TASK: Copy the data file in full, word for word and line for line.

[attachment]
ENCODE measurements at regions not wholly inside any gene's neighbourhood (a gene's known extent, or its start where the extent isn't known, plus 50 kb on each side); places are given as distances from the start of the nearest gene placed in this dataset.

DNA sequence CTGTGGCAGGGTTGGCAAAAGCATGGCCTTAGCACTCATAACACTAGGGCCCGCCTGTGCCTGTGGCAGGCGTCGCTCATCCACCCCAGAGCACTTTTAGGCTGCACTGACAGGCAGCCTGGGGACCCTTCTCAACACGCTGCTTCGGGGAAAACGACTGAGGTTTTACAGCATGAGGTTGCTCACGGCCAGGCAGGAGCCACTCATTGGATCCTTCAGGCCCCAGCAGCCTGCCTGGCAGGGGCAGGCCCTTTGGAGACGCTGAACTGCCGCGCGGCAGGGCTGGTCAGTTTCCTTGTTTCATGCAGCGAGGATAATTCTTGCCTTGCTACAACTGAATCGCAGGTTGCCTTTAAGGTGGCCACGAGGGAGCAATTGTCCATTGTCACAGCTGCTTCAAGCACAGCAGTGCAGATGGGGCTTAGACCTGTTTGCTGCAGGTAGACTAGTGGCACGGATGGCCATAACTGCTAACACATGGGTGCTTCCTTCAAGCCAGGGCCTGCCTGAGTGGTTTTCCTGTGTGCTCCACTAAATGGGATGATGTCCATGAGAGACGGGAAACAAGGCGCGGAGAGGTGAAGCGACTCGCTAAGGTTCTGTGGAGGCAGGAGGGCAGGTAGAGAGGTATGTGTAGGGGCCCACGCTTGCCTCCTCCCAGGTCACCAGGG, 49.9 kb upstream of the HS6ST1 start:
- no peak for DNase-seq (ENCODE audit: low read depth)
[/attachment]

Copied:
ENCODE measurements at regions not wholly inside any gene's neighbourhood (a gene's known extent, or its start where the extent isn't known, plus 50 kb on each side); places are given as distances from the start of the nearest gene placed in this dataset.

DNA sequence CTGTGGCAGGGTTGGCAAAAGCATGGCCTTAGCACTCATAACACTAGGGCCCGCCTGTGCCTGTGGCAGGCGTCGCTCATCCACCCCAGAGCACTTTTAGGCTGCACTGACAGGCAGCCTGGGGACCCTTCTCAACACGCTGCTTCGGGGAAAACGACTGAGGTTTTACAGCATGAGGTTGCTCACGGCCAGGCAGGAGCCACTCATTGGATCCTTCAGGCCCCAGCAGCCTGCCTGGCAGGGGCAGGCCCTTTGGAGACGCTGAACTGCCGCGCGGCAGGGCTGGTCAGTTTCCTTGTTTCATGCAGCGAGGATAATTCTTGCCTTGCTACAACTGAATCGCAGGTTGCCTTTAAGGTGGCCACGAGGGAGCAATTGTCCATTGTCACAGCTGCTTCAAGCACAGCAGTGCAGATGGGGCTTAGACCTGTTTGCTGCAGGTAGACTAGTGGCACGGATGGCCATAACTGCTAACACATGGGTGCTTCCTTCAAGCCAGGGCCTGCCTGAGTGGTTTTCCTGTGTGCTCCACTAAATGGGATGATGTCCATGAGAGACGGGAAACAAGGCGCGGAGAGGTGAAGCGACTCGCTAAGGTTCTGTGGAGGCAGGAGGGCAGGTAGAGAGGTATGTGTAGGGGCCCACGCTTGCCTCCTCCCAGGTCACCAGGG, 49.9 kb upstream of the HS6ST1 start:
- no peak for DNase-seq (ENCODE audit: low read depth)